Hailing from Scotland, The Mirror Trap are no longer Dundee’s best kept secret. The quintet have recently come to light with the assistance of Brian Molko’s (Placebo) exposure that has since shined a musical torch on the lads with their forthcoming record Simulations.
Broadening The Mirror Trap’s audience after a 2015 UK tour with Placebo, their music has assured the band many new fans who will be anticipating the record’s release on the 8th July 2016. Having toured through high scaled festivals and supporting larger names, The Mirror Trap have quickly made a promising name for themselves since their establishment in 2009.
Traveling to Thailand to record Simulations at the infamous Karma Studios, the five-piece have produced a collection of songs that electrify a broad mix of emotion and energies within the ten tracks. The Mirror Trap have adapted new elements to their sound during recording with has been showcased as it paves a new direction for alternative indie rock.
Opening the record with Under The Glass Tower with the fast-paced guitar riffs of Michael ‘John’ McFarlane and Paul Markie, who weave their hooks in amongst each other which fastens the beats quickly as Paul Reilly’s drumming is backed by the weight of Ben Doherty’s bass guitar riffs; front man Gary Moore varies his vocal ranges and lyrical content as he growls through to the ending verse while bellowing “what are you waiting for” to finalise the opener. The song is a hard-hitting opener and sets the expectation of what is to follow.
Track number two, New Trance, allows the record’s flow to change direction as No I.D slows down a little bit which allows Moore to catch his breath in verses between the full-frontal choruses. These tracks express a lot of emotion that is again backed by strong musicianship within the band.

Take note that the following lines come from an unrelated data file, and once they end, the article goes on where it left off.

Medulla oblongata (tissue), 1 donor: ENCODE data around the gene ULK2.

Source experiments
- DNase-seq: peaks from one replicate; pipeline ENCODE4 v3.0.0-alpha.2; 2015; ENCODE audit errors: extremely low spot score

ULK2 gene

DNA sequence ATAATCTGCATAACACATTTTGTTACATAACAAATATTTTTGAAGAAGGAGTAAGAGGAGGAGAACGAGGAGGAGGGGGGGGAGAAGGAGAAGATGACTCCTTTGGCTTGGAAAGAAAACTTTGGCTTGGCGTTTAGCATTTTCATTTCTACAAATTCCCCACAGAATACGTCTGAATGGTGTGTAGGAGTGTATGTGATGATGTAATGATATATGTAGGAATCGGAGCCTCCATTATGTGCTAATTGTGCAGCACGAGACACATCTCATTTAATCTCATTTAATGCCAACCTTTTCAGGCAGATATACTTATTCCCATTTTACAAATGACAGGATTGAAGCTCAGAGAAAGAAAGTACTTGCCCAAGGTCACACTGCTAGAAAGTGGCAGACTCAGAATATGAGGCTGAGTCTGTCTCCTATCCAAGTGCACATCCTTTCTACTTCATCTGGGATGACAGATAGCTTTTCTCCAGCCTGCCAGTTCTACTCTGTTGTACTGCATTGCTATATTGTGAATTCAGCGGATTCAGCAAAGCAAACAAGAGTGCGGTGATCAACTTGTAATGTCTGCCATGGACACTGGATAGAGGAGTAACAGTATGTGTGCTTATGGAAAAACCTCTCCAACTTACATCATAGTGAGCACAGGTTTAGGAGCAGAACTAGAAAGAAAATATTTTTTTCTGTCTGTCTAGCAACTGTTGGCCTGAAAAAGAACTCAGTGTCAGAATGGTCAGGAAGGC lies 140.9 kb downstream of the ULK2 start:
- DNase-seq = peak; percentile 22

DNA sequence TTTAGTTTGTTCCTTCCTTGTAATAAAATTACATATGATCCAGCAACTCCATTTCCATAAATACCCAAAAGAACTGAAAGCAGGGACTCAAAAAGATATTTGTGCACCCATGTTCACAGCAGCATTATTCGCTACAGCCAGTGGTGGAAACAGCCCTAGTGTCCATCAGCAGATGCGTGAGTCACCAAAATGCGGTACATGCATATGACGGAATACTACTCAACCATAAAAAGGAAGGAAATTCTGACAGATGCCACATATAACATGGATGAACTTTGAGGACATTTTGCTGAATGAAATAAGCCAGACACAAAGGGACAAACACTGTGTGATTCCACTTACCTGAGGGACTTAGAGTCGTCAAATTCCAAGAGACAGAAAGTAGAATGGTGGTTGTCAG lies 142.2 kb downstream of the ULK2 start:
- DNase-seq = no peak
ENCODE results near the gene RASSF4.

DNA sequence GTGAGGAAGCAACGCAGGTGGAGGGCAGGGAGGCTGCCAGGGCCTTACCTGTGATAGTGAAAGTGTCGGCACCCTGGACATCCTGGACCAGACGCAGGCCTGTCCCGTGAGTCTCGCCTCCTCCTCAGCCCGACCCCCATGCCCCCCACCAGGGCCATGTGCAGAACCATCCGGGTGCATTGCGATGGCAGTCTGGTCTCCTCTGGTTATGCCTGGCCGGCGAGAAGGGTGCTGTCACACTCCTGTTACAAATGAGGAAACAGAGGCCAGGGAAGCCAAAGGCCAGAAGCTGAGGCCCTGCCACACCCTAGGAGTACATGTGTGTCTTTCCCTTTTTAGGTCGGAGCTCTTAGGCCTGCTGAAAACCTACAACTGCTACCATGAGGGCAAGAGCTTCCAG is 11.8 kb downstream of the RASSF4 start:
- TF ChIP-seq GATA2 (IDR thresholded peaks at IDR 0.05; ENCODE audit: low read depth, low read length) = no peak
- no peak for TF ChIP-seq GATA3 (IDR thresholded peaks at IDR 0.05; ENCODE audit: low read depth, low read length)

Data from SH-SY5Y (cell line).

Something About Forever hits home and I become “lost in time” with Moore’s lyrics, expressing heartache through the hooking guitars. Reilly holds a fast drum pattern, with quick fills that ensure the beat is again completely fulfilled through Doherty’s bass guitar riffs. Before finalising his lyrical context again with “it’s alright”, Moore’s powerful lyrical choices make blissfully forceful vocals causing waves to move into their promising single Piranhas. A heavier, slower, yet fast-paced melody enhances the band’s darker aura that builds up to the gnarly lyrics of “I love her. I hate her. I couldn’t live without her. I think I might kill her so no one else can have her”. Swimming around a haunting chorus of frustration and hard-hitting chords, the hook is prominent within the opening bars. Moore really emphasises his vocal talents within the passive number that progresses the record forward.
A favourite track off the album, Second Life, covers the ground of so many prominent themes in alternative rock music. Though with Moore’s distinct tone and content, a new dimension is added to the track within its 3:18. A slower introduction is brought up to speed quickly as the song ignites with Moore’s vocals. The instrumentation of the song holds the weight to support its force and channels through questioning as the beat hammers along to many memorable lyrics of this potential new life.
Resonating strongly with Simulations, the record then continues into Muscle Memory before ricocheting out with the final track, Bleach Your Bones. The tenth track’s bellowing contents concrete the record’s perfection that makes it a noticeable force within the alternative British rock scene and beyond.
With upcoming tours planned for the UK, The Mirror Trap are a promising act that one should be sure to keep an ear out for.